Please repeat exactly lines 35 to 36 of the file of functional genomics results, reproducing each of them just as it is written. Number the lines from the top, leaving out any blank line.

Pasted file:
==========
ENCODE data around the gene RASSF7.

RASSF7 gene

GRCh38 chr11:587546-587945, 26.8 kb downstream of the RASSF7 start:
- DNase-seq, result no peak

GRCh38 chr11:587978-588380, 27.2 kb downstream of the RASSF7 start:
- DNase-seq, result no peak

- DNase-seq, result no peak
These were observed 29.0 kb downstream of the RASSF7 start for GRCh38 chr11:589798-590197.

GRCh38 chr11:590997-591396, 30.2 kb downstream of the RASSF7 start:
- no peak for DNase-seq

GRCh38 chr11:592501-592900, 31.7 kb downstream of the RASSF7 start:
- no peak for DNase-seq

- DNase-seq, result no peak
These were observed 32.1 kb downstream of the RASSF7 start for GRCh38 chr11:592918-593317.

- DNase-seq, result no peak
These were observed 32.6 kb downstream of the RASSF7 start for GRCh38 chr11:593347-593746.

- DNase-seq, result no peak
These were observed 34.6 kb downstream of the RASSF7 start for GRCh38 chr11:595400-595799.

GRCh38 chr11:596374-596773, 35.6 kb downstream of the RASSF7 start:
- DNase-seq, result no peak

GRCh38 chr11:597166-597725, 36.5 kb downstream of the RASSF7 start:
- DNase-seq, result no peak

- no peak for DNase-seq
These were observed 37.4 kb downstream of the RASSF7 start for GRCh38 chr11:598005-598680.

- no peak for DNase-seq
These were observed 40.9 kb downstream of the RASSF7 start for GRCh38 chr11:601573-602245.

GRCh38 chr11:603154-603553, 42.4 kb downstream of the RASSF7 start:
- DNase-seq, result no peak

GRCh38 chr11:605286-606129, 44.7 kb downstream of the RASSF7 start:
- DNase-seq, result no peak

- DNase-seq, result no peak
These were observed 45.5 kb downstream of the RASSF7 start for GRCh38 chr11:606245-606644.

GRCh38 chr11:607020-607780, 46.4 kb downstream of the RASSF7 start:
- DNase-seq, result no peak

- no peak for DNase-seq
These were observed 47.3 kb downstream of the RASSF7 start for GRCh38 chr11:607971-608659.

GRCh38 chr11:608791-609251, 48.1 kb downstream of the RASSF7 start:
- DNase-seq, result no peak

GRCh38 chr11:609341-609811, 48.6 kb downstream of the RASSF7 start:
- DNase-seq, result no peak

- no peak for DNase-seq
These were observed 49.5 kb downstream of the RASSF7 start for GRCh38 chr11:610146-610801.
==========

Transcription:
- no peak for DNase-seq
These were observed 47.3 kb downstream of the RASSF7 start for GRCh38 chr11:607971-608659.